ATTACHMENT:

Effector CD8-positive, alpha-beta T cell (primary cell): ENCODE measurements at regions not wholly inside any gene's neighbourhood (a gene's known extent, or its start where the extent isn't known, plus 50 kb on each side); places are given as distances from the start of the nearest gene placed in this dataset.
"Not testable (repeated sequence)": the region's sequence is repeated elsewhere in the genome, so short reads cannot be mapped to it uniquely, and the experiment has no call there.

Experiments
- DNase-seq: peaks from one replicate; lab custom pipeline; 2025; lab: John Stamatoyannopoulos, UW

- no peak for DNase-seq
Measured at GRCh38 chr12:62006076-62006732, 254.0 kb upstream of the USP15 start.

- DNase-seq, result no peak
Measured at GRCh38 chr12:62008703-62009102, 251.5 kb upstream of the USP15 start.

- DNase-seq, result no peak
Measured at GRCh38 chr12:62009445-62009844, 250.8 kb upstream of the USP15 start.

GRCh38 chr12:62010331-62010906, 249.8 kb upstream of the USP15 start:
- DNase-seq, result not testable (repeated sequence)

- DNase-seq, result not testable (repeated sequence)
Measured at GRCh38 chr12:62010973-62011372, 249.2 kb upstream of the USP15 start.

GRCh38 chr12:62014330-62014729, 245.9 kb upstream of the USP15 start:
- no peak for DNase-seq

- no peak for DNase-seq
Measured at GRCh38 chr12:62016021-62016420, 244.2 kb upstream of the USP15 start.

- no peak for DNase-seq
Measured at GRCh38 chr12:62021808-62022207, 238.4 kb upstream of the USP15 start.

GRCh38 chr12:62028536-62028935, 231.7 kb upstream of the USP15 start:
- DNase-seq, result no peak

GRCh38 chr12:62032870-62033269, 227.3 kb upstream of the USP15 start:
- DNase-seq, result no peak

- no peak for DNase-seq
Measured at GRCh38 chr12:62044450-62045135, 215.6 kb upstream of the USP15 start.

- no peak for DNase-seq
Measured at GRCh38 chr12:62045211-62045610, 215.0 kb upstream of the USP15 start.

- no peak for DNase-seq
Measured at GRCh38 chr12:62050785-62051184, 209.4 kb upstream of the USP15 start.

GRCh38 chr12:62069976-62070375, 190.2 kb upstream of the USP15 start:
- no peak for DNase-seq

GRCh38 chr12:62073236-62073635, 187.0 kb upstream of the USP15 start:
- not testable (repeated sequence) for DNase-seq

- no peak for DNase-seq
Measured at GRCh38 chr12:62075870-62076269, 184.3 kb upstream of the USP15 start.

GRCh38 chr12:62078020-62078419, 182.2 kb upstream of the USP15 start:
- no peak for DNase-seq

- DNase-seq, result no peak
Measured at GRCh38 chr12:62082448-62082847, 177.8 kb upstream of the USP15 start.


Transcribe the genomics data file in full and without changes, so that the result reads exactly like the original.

Effector CD8-positive, alpha-beta T cell (primary cell): ENCODE measurements at regions not wholly inside any gene's neighbourhood (a gene's known extent, or its start where the extent isn't known, plus 50 kb on each side); places are given as distances from the start of the nearest gene placed in this dataset.
"Not testable (repeated sequence)": the region's sequence is repeated elsewhere in the genome, so short reads cannot be mapped to it uniquely, and the experiment has no call there.

Experiments
- DNase-seq: peaks from one replicate; lab custom pipeline; 2025; lab: John Stamatoyannopoulos, UW

- no peak for DNase-seq
Measured at GRCh38 chr12:62006076-62006732, 254.0 kb upstream of the USP15 start.

- DNase-seq, result no peak
Measured at GRCh38 chr12:62008703-62009102, 251.5 kb upstream of the USP15 start.

- DNase-seq, result no peak
Measured at GRCh38 chr12:62009445-62009844, 250.8 kb upstream of the USP15 start.

GRCh38 chr12:62010331-62010906, 249.8 kb upstream of the USP15 start:
- DNase-seq, result not testable (repeated sequence)

- DNase-seq, result not testable (repeated sequence)
Measured at GRCh38 chr12:62010973-62011372, 249.2 kb upstream of the USP15 start.

GRCh38 chr12:62014330-62014729, 245.9 kb upstream of the USP15 start:
- no peak for DNase-seq

- no peak for DNase-seq
Measured at GRCh38 chr12:62016021-62016420, 244.2 kb upstream of the USP15 start.

- no peak for DNase-seq
Measured at GRCh38 chr12:62021808-62022207, 238.4 kb upstream of the USP15 start.

GRCh38 chr12:62028536-62028935, 231.7 kb upstream of the USP15 start:
- DNase-seq, result no peak

GRCh38 chr12:62032870-62033269, 227.3 kb upstream of the USP15 start:
- DNase-seq, result no peak

- no peak for DNase-seq
Measured at GRCh38 chr12:62044450-62045135, 215.6 kb upstream of the USP15 start.

- no peak for DNase-seq
Measured at GRCh38 chr12:62045211-62045610, 215.0 kb upstream of the USP15 start.

- no peak for DNase-seq
Measured at GRCh38 chr12:62050785-62051184, 209.4 kb upstream of the USP15 start.

GRCh38 chr12:62069976-62070375, 190.2 kb upstream of the USP15 start:
- no peak for DNase-seq

GRCh38 chr12:62073236-62073635, 187.0 kb upstream of the USP15 start:
- not testable (repeated sequence) for DNase-seq

- no peak for DNase-seq
Measured at GRCh38 chr12:62075870-62076269, 184.3 kb upstream of the USP15 start.

GRCh38 chr12:62078020-62078419, 182.2 kb upstream of the USP15 start:
- no peak for DNase-seq

- DNase-seq, result no peak
Measured at GRCh38 chr12:62082448-62082847, 177.8 kb upstream of the USP15 start.